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    Tear it down completely, thoroughly degrease all parts, bead blast all the old finish and rust away until you have new metal with a matte look to it, degrease it a couple more times, then PARKERIZE it all, soak all the parts in oil and re-assemble. Excellent rust-resistance and a much heavier-duty finish than bluing. Just my opinion-YMMV.
     
  15. monotonous_iterancy

    monotonous_iterancy Member

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    I've never tried kroil.

    If I were to have it re-blued, would it look "natural"? What kind of bluing did they use on these?

    ^ I've heard that parkerizing can fill in small pits, and I have some barely noticeable ones on mine. Wouldn't it make the letterings and markings unreadable though? Is it cost effective?
     
    Last edited: Apr 17, 2013
  16. joeschmoe

    joeschmoe Member

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    How are you storing it? Well ventilated with a little heat?
    Rust is a disease. Once infected you will have to work hard to prevent a relapse.
     
  17. monotonous_iterancy

    monotonous_iterancy Member

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    It's in a metal gun cabinet containing a dessicant pack, in a gun sock, as are my other firearms. This rifle already had rust on it before I started doing that.

    Is it possible that the cabinet resting against an exterior wall could be causing moisture build up?
     
  18. OilyPablo

    OilyPablo Member

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    Moisture and salts/corrosives are the enemy. I keep saying over and over, no matter what what decision is made, the rust won't stop until the junk is washed away. In most cases only water based cleaners will do this once in place. Once really clean, then oil. But oil won't get the junk out of existing rust pits.

    I live in a very wet place, I know how to battle this stuff.
     
  19. joeschmoe

    joeschmoe Member

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    Desiccant packs always become less effective over time and eventually stop working completely. It needs ventilation and a little heat. All air has some moisture. The trick is to prevent that moisture from condensing on the cold steel as the temp/humidity change. Air circulation and slightly elevated temp are tactics to prevent moisture build up.
    I wouldn't use the gun sock. Instead use a Goldenrod or an incandescent bulb inside the cabinet. By keeping the air inside slightly warmer than outside the cabinet, warm/moist air is forced out of the cabinet and prevents condensation. A constant drying effect. Regardless of the actual temp/humidity.
     
  20. ColtPythonElite

    ColtPythonElite Member

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    Before a reblue job, I would just sell it and buy a nicer one.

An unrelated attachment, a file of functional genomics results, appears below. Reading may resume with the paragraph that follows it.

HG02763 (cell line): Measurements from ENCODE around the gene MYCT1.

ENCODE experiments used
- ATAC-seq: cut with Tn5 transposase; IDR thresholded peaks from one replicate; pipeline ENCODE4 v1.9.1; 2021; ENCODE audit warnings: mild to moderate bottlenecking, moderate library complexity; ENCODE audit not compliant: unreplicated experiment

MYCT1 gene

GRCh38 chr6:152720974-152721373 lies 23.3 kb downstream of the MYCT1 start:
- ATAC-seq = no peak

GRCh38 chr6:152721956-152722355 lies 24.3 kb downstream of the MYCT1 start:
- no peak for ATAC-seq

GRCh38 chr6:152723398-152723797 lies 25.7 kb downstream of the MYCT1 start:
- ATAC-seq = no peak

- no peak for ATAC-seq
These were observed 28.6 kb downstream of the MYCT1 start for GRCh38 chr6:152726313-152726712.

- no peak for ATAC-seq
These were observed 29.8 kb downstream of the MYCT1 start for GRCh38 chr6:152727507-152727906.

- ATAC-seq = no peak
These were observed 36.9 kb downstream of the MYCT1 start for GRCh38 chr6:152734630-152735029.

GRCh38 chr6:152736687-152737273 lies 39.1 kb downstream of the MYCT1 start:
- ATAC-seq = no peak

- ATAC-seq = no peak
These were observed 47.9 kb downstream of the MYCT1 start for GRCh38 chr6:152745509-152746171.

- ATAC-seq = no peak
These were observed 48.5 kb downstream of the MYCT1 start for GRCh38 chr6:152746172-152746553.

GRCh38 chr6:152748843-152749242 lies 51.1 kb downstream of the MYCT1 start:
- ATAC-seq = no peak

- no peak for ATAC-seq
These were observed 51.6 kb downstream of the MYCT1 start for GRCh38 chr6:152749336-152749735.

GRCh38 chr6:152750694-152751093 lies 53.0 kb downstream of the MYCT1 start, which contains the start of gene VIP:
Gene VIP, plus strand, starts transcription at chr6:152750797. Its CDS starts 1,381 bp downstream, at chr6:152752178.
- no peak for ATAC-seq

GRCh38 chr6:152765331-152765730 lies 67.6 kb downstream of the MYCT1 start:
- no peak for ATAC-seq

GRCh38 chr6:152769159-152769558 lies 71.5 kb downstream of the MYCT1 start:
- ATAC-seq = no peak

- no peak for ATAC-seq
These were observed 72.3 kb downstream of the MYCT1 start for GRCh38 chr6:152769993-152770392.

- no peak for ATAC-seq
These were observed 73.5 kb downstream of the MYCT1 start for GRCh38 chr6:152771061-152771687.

21. Maj Dad

    Maj Dad Member

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    Definitely RIG

    Getting back to one of your original questions, RIG is one of the best at protecting from rust. Most of the guys I know who exhibit at gun shows (and still allow people to handle them) use it on their nice weapons & never have a problem. Another good one that you can spray on is Birchwood Casey's Sheath, which I think has been renamed Barricade. Honestly, I left a dozen or more guns in an un-air conditioned house in Alabama for over a year while I was in Korea, wrapped in mover's kraft pads in a gun safe, all sprayed liberally with good ol' WD-40, which I allowed to dry on the metal before wrapping. Not a single spot of rust when I got back - so when people go off about how crappy it is, I just smile & spray some more. Not to say it is the best by any means, but it's not as bad as some would have you believe ;)
     
  22. monotonous_iterancy

    monotonous_iterancy Member

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    Why so? Wouldn't it cost less to have it refinished than buy a whole new gun?

    Some of the things that keep me from buying a newer Norinco is that mine has a screw-in barrel, as opposed to pinned, so are the newer ones of better construction? Are they both as accurate (as much as an SKS can be)?

    Also, it might be trivial, but I like that mine has darker wood. I like darker wood.

    If I found a Russian, then none of that would matter, but they seem to be fairly difficult to find.
     
  23. ColtPythonElite

    ColtPythonElite Member

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    A good blue job is gonna run about $200 bucks. You should be able to upgrade for equal or less money and end up with a nicer original just like what you have.
     
  24. monotonous_iterancy

    monotonous_iterancy Member

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    I didn't know it was that expensive. I'll definitely consider it.

    Should I also look at Albanian and Romanian ones too? I don't know much about non-Chinese, non-Russian SKS'. I know that Yugoslavians don't have a chrome lined barrel, which is a must have for me.
     
  25. Lucifer_Sam

    Lucifer_Sam Member

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    Well, since its prone to rust, and you're not that concerned about appearance, you could just do a quick and dirty rust bluing, or just rust blue that areas that are problematic. Degrease as well as you can, apply the solution, let it rust, than steam it over boiling water and card. It looks a bit different than normal rust blue when you steam (at least when I did it), but not bad. After a few repetitions wax it. It would be good practice if you're interested in doing a good rust blue job in the future, too.